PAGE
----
However, the final decision on the authorisation rests with a Commission Committee (upon which member states are represented). The politicisation of the issue has meant that the Commission could not be certain of securing a positive endorsement of the extension and so withdrew the vote[11]. The consequence of this is clear, if there is no vote in this committee, or if the vote is not positive, then glyphosate will be taken off the shelves. It is this kind of opaque decision making procedures that gives the EU a bad name. I will be doing all I can to ensure an extension to the license whilst this issue is resolved, but at heart, it is a bad way to make policy.

Another example of the EU’s contradictory approach to agriculture is its approach to Genetically Modified Organisms (GMOs).  Last year, two votes on this issue were staged in the Parliament. The first, at the beginning of 2015, resulted in the Parliament voting by 480 votes to 159 to grant Member States the freedom to ban the cultivation of GM crops across their territory.  In the second, in October 2015, the Parliament voted by 577 votes to 75, to ban Member States from restricting the import and use of all GM food or animal feedstuff into and within their own territory.

The first vote endorsed the rights of Member States (in the absence of any scientific evidence), to ban the cultivation of GM crops within their territory. The second forbade Member States from banning the import of GM animal feedstuff into their territory. Same Parliament; seemingly quite different views on GM.

The Scottish Government welcomed the first vote, and promptly banned GM crops, despite the fact that with the Roslin Institute, Scotland is at the forefront of GM technology. The Scottish Government declared GM crops to anathema to Scotland’s ‘clean and green’ image. However, when it came to GM feedstuff, the Scottish Government position was quite different. Understandably perhaps given the fact that over 80% of animal feed fed to Scottish livestock is from GM sources.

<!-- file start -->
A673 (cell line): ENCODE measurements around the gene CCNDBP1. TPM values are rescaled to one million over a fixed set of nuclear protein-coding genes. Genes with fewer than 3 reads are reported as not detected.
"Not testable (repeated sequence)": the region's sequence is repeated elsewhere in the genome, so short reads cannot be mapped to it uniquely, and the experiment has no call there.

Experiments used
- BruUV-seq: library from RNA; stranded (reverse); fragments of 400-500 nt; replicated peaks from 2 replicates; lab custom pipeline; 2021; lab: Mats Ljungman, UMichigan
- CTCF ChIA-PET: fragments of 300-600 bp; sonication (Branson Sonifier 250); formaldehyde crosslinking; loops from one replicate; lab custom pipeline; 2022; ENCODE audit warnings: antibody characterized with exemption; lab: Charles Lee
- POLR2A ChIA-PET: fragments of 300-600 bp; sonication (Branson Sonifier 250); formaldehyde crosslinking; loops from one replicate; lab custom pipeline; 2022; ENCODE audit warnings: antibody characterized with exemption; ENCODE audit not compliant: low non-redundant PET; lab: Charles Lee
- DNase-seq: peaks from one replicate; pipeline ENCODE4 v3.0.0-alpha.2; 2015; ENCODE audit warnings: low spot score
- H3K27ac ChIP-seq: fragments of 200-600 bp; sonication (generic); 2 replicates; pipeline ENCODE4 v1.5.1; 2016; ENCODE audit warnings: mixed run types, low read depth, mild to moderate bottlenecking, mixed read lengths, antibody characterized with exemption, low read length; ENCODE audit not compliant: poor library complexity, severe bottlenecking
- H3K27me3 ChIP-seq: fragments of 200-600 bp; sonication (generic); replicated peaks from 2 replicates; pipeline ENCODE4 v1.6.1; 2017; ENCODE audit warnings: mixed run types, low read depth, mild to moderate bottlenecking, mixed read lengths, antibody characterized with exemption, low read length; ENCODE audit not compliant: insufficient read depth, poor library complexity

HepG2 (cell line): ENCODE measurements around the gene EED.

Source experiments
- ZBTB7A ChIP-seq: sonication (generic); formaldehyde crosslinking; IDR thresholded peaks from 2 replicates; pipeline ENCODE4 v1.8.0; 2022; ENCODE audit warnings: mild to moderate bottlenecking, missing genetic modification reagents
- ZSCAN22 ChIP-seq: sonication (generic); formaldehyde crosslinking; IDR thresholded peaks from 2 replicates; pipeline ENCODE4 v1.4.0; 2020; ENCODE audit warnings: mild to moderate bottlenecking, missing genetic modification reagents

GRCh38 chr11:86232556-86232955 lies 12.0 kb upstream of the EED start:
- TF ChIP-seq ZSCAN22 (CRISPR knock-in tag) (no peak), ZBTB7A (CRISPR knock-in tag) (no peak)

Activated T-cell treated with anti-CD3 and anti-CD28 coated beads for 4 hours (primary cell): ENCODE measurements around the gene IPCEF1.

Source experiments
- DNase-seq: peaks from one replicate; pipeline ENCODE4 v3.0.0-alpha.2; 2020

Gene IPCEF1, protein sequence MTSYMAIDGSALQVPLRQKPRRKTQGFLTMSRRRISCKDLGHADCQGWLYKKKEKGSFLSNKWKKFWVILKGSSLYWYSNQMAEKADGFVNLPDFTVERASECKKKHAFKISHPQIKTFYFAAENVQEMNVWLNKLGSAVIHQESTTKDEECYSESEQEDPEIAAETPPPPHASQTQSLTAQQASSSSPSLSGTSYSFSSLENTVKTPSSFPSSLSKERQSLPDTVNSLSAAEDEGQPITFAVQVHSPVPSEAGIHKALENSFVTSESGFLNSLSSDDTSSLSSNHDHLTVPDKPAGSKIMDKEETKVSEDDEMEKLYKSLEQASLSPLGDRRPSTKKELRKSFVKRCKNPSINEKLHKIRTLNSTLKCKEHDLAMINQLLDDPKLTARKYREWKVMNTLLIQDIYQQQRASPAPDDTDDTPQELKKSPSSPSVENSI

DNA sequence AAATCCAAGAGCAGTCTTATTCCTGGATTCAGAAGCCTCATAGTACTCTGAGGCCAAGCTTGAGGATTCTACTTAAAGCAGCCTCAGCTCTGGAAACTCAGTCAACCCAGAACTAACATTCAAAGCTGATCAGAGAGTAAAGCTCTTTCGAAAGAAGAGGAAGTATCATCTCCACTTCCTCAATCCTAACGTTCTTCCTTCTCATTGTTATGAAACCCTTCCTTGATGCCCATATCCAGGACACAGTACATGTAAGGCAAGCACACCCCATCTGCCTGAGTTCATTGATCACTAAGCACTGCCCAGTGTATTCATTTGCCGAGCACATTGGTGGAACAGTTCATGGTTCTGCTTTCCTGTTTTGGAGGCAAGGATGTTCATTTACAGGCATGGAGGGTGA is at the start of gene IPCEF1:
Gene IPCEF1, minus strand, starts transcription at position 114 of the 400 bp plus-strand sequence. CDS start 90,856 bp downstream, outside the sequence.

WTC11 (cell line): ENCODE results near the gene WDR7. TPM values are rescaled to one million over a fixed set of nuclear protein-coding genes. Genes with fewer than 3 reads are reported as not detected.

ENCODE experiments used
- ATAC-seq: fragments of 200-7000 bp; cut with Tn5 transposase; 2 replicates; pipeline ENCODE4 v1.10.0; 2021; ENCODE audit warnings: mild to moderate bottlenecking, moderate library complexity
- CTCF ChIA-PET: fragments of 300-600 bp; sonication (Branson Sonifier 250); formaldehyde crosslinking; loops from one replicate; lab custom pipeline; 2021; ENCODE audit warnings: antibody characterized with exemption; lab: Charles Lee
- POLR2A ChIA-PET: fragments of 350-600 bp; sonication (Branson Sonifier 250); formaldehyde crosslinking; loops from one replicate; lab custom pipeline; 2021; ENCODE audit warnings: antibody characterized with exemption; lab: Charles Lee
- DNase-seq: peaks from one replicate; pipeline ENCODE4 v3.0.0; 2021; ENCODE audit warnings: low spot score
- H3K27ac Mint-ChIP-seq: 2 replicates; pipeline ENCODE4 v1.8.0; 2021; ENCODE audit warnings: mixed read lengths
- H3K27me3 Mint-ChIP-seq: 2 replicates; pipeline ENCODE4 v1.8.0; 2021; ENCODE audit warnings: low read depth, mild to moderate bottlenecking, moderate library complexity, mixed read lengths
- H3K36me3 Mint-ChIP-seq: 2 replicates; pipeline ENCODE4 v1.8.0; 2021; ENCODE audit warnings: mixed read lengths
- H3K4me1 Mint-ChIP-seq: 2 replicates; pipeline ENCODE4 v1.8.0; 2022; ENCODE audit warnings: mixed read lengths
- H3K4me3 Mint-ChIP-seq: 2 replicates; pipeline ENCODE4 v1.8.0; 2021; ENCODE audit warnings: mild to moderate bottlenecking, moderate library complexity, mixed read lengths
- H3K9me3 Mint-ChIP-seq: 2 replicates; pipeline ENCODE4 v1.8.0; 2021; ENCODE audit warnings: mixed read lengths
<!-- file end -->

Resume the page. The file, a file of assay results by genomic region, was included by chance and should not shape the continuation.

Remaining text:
I would argue that science should be at the heart of decision making. The compromise agreed by the European Parliament, that no evidence is required to institute a ban, is bad policy making. However, bringing farm policy management back into the hands of the Scottish Government (given it is a fully devolved matter) is also questionable. The Scottish Government has entirely abandoned any pretence at science-led policy making when it comes to farming in general and GMO issues in particular.

The Single Market

The EU presently accounts for 73% of all UK agri-food exports. For Scotland (excluding trade within the UK) the figure is 70.2%. Scotland’s next most important market is the USA, which accounts for 7%. Anything which impacts upon the ability of farmers to trade into the EU is bad for farmers. The key questions posed by NFU Scotland are simple: ‘Would Scotland be able to continue to trade tariff-free with Europe or would our lamb, beef and other key farm exports face a tariff barrier? Would access to important overseas markets remain or would the UK have to re-negotiate?’ [12]

Whilst there is little doubt that UK farmers and continental consumers would suffer as a result of any trade barriers, the exact post-Brexit arrangements remain unclear, and would depend upon swift and sure negotiations. It is worth noting that, for example, Norway has tariff-free trade with the EU through its membership of the European Economic Area[13]. However, membership of the EEA demands that the states abide by EU law and permit free movement of people[14].

Trade beyond the single market

The EU has signed 32 trade agreements with countries across the globe and another 15 agreements are either provisionally applied or finalised and awaiting implementation.[15] These deals open up much of the world to British and Scottish agriculture- tariff free. In fact, if the EU was to complete all its current free trade talks tomorrow, it could add €275 to the EU economy.[16]